CADTH Workshop - Keeping Ahead of the Curve: Social Media - April 2012

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Social media planning for health information organizations. Presented as a workshop at the CADTH Symposium 2012 in Ottawa, Canada presented by the Canadian Agency for Drugs and Technology in Health - http://cadth.ca/ Includes discussion of strategy, risks and policy.

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CADTH Workshop - Keeping Ahead of the Curve: Social Media - April 2012

  1. 1. Keeping Ahead of the Curve Part 2 Social Media by Connie Crosby Crosby Group Consulting CADTH 2012 Symposium Workshop Ottawa, April 15, 2012
  2. 2. Agenda• Social Media Overview• Healthcare Examples• Planning Framework• Risks & Policy
  3. 3. Social Media Overview Apollo 11 Mission Image - 1969, from NASA on The Commons http://www.flickr.com/photos/nasacommons/5052744574/in/set-72157625096855580
  4. 4. Facebook• more than 500 million active users• (almost 700 million according to Inside Facebook)• 50% log in on any given day• Canada: 16.8 million users Sources: Facebook, August 2011 and Inside Facebook, June 12, 2011 4
  5. 5. Twitter• Over 200 million users (100 million “active” users)• 200 million messages (“tweets”) sent per day• 13.7% of Canadians are active users Sources: Twitter, June & September 2011 and Digital Journal, December 2010 5
  6. 6. LinkedIn• “world largest professional network”• more than 120 million members• Canada: 4 million members Source: LinkedIn, August 2011 6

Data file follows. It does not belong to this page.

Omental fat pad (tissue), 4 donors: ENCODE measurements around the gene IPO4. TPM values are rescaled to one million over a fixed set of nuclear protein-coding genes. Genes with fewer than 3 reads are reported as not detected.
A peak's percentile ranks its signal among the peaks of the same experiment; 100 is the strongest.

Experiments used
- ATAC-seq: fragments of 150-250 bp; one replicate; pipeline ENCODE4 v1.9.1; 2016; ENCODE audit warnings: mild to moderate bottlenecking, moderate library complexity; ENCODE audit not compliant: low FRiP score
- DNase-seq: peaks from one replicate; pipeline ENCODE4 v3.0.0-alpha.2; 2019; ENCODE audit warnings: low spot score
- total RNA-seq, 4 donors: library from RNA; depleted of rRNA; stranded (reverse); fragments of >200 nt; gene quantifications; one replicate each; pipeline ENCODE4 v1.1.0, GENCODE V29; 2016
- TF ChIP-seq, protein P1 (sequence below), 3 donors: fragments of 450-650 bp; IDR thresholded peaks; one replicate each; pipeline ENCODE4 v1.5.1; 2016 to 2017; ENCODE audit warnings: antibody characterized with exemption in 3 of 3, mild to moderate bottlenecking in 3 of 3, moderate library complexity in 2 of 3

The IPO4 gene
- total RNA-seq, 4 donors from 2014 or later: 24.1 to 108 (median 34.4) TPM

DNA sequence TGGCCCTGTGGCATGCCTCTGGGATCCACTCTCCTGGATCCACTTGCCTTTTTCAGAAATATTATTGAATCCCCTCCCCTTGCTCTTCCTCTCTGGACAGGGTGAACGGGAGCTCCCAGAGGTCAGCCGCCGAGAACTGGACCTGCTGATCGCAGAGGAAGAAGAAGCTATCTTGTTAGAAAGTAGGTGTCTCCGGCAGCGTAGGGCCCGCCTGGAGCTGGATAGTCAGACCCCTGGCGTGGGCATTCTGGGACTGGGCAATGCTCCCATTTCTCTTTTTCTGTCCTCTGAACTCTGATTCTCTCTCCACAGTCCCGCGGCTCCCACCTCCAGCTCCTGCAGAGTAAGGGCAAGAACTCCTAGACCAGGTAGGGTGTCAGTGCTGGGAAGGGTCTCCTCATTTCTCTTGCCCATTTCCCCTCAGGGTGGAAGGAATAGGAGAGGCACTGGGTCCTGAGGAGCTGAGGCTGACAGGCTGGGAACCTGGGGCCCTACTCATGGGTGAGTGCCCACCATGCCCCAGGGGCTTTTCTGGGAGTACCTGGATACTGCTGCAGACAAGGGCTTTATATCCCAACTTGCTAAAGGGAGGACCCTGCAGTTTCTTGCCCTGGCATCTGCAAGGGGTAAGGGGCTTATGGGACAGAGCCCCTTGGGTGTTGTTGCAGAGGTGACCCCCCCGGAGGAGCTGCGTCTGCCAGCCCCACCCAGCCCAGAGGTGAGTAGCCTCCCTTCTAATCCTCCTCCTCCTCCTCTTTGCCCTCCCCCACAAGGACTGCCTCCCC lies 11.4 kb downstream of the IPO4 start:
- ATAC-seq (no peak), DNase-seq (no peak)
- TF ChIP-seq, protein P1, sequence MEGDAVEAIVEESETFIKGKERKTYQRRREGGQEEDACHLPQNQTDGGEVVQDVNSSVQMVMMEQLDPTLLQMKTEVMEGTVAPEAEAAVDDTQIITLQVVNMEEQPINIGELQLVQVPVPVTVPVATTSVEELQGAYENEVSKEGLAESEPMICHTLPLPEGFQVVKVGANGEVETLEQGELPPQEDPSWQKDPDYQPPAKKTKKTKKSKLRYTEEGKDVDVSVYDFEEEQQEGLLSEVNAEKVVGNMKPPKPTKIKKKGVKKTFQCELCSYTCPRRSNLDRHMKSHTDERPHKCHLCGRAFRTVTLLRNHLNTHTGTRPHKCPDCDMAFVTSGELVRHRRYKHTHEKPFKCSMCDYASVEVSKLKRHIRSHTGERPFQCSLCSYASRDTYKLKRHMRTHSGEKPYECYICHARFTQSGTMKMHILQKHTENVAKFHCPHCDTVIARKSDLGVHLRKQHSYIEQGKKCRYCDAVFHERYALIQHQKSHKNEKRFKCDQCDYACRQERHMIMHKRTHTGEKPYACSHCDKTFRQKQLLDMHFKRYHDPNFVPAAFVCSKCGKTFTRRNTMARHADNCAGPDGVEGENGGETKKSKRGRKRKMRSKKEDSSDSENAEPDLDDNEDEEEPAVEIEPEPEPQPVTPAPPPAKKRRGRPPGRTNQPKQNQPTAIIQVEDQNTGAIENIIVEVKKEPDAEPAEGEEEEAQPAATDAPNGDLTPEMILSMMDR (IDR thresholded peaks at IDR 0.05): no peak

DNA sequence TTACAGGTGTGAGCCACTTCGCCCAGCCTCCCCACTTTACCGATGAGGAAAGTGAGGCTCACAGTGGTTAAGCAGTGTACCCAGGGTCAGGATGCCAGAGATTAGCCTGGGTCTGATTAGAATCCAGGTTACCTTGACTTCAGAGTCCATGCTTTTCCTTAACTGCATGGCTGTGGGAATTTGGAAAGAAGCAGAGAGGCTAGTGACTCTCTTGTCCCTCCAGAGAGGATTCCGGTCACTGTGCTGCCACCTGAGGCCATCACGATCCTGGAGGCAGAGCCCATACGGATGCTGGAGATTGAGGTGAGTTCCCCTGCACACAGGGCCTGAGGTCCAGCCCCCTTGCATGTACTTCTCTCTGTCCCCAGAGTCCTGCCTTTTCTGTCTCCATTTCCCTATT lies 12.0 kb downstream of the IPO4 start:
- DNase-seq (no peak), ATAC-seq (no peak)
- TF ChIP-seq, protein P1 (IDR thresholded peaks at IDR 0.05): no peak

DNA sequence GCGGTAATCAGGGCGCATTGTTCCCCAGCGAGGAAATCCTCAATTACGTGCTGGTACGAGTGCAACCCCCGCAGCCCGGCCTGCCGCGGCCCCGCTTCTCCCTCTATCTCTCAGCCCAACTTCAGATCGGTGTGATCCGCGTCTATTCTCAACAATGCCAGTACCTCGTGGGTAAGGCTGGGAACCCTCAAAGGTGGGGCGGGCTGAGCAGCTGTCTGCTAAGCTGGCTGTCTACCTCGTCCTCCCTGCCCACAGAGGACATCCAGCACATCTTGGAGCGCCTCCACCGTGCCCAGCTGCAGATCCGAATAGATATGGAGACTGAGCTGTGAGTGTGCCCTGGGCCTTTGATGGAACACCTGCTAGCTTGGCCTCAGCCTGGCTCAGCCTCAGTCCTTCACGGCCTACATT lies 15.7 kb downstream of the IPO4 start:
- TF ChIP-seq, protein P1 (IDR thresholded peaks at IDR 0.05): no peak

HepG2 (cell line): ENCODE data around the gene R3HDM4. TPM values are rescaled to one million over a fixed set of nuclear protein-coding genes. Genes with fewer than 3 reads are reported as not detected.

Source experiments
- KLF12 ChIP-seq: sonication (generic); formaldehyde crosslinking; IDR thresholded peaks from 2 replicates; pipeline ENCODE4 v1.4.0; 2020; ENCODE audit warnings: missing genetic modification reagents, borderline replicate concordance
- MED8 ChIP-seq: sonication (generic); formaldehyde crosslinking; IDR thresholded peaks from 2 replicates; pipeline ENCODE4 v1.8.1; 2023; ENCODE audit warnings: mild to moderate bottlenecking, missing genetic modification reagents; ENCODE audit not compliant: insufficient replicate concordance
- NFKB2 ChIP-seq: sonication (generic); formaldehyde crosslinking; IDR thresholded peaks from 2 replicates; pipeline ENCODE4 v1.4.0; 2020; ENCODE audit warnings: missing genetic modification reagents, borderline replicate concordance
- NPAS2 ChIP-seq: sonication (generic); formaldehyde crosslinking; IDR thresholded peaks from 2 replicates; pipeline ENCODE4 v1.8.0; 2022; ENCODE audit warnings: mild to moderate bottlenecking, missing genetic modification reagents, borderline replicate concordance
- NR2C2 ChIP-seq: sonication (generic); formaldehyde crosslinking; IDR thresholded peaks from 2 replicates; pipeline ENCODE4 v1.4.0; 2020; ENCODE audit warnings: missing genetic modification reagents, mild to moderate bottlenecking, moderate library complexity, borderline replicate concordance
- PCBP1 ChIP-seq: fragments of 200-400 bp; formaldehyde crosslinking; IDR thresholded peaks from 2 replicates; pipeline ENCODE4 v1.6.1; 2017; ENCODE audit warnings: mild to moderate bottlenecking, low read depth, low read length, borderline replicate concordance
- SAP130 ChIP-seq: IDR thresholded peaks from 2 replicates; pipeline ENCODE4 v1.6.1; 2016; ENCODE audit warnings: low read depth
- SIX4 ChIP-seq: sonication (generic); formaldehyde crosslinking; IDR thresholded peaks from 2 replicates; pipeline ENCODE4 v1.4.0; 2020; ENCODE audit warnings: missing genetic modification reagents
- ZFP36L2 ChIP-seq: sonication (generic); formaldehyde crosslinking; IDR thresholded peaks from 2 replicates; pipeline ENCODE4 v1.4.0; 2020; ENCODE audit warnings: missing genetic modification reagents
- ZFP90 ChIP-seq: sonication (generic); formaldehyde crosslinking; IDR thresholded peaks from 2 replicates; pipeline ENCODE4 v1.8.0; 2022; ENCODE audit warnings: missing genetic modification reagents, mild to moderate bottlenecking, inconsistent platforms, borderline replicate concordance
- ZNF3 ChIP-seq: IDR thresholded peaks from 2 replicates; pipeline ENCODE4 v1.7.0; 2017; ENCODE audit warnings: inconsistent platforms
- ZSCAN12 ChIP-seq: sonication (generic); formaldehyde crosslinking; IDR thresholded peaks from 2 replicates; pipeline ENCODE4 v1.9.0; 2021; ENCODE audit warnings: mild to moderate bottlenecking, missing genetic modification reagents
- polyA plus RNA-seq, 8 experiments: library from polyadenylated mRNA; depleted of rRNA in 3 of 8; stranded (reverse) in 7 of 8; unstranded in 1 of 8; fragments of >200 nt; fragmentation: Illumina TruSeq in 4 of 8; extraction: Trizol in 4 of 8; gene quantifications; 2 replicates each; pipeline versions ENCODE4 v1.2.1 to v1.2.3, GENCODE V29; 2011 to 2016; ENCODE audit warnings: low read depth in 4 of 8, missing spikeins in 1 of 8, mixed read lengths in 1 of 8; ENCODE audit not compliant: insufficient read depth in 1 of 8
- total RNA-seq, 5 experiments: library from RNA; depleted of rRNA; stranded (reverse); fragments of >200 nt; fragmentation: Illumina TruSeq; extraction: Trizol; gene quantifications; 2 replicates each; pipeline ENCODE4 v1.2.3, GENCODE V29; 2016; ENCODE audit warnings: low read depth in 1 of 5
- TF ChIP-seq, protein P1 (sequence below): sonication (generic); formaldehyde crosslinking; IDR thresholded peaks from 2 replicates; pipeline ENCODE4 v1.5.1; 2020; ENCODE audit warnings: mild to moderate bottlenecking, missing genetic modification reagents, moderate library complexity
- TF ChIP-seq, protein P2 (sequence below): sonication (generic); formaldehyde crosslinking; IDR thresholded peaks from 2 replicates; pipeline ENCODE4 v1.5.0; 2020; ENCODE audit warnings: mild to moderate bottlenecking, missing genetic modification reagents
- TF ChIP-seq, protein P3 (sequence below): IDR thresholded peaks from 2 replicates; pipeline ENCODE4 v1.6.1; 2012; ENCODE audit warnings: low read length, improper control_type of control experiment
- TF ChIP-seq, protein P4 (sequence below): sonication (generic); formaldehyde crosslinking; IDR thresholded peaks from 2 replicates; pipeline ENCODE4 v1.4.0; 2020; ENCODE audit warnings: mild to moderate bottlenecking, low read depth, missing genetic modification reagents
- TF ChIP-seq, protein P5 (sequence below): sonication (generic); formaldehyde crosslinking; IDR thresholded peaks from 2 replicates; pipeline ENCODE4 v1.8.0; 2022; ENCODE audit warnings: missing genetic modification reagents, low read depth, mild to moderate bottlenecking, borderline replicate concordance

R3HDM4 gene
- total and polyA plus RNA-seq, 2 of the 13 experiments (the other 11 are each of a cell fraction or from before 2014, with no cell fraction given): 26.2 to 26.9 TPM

7. 7. YouTube• Canada: 17.6 million active users• 71% of Canadian Internet users versus 55% of US Internet users• 2 billion videos viewed by Canadians in Nov. 2010 Source: comScore, January 2011 7
  8. 8. Google Plus• launched end of June 2011 in closed beta• open beta in September 2011• reached 20 million users after 3 weeks; 67 million by November 2011• over 800k Canadian users after 3 weeks (now 2 million+?) Sources: comScore, July & Dec 2011, Google Plus blog 8
  9. 9. Use in Canada (millions of users active in the past month) 20 15 10 5 Google+ LinkedIn Twitter 0 Facebook YouTubeNote: data from various sources 9
  10. 10. Organizational use (examples)
  11. 11. Facebook 11
  12. 12. Facebook
  13. 13. LinkedIn 13
  14. 14. LinkedIn 14
  15. 15. Twitter 15
  16. 16. YouTube (video) 16
  17. 17. Twitter 17
  18. 18. Google+
  19. 19. Blogs19
  20. 20. Flickr: The Commons 20
  21. 21. Smithsonian Institute on Flickr 21
  22. 22. Wikis 22
  23. 23. Wikis 23
  24. 24. Social bookmarking 24
  25. 25. Delicious - stacks
  26. 26. RSS (feeds) / XML 26
  27. 27. 27
  28. 28. RSS feed example
  29. 29. RSS feed example 29
  30. 30. • monitoring• re-feed to other websites• combine and filter for specific feed 30
  31. 31. • blogs• news sites• alerts from Google and others 31
  32. 32. Monitoring tools - Google Reader 32
  33. 33. Planning Framework
  34. 34. Learn• Use social media yourself• Study relevant case studies• Educate senior executives• Hear from practitioners• Explore the latest trends
  35. 35. Engagement
  36. 36. Listen• Identify relevant social media monitoring tools• Learn how you can best use the tools• Discover what’s said about you and your market• Find relevant communities and conversations• Uncover key influencers
  37. 37. Engage in Conversation• Enter the conversation• Provide relevant content• Add value to communities• Engage with influencers• Respond positively
  38. 38. Measure and Refine• Set relevant measures of success• Monitor measures• Capture and communicate success stories• Report to senior executives• Refine your strategy measures